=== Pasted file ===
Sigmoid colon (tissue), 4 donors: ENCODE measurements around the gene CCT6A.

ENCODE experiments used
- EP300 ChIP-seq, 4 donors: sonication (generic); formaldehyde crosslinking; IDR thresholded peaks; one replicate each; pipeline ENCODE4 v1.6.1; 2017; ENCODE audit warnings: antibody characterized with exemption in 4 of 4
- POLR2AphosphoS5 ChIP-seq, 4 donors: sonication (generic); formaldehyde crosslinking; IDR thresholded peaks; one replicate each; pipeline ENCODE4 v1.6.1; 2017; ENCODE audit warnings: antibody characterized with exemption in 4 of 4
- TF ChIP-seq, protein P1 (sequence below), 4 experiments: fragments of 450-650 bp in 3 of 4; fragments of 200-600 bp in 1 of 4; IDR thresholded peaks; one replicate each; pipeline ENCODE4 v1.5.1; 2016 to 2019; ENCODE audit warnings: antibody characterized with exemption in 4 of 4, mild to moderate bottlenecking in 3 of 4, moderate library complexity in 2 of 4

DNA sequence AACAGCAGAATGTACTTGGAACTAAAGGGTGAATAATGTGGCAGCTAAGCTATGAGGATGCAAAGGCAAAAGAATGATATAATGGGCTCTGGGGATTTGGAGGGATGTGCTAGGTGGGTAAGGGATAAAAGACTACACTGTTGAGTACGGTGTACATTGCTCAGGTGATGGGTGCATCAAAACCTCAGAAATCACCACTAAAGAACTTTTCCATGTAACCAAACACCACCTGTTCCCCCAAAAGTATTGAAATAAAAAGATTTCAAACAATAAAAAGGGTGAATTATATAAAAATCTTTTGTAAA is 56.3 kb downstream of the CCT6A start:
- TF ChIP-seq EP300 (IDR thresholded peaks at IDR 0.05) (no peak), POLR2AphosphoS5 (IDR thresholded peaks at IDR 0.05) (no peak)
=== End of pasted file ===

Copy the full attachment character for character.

Sigmoid colon (tissue), 4 donors: ENCODE measurements around the gene CCT6A.

ENCODE experiments used
- EP300 ChIP-seq, 4 donors: sonication (generic); formaldehyde crosslinking; IDR thresholded peaks; one replicate each; pipeline ENCODE4 v1.6.1; 2017; ENCODE audit warnings: antibody characterized with exemption in 4 of 4
- POLR2AphosphoS5 ChIP-seq, 4 donors: sonication (generic); formaldehyde crosslinking; IDR thresholded peaks; one replicate each; pipeline ENCODE4 v1.6.1; 2017; ENCODE audit warnings: antibody characterized with exemption in 4 of 4
- TF ChIP-seq, protein P1 (sequence below), 4 experiments: fragments of 450-650 bp in 3 of 4; fragments of 200-600 bp in 1 of 4; IDR thresholded peaks; one replicate each; pipeline ENCODE4 v1.5.1; 2016 to 2019; ENCODE audit warnings: antibody characterized with exemption in 4 of 4, mild to moderate bottlenecking in 3 of 4, moderate library complexity in 2 of 4

DNA sequence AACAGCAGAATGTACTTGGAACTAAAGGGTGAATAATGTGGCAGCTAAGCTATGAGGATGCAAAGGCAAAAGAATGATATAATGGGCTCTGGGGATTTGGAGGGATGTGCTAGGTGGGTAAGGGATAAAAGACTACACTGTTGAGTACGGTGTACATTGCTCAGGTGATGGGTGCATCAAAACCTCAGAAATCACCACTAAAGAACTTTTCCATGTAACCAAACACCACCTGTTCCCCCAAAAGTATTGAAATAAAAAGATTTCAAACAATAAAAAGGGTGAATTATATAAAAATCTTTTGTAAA is 56.3 kb downstream of the CCT6A start:
- TF ChIP-seq EP300 (IDR thresholded peaks at IDR 0.05) (no peak), POLR2AphosphoS5 (IDR thresholded peaks at IDR 0.05) (no peak)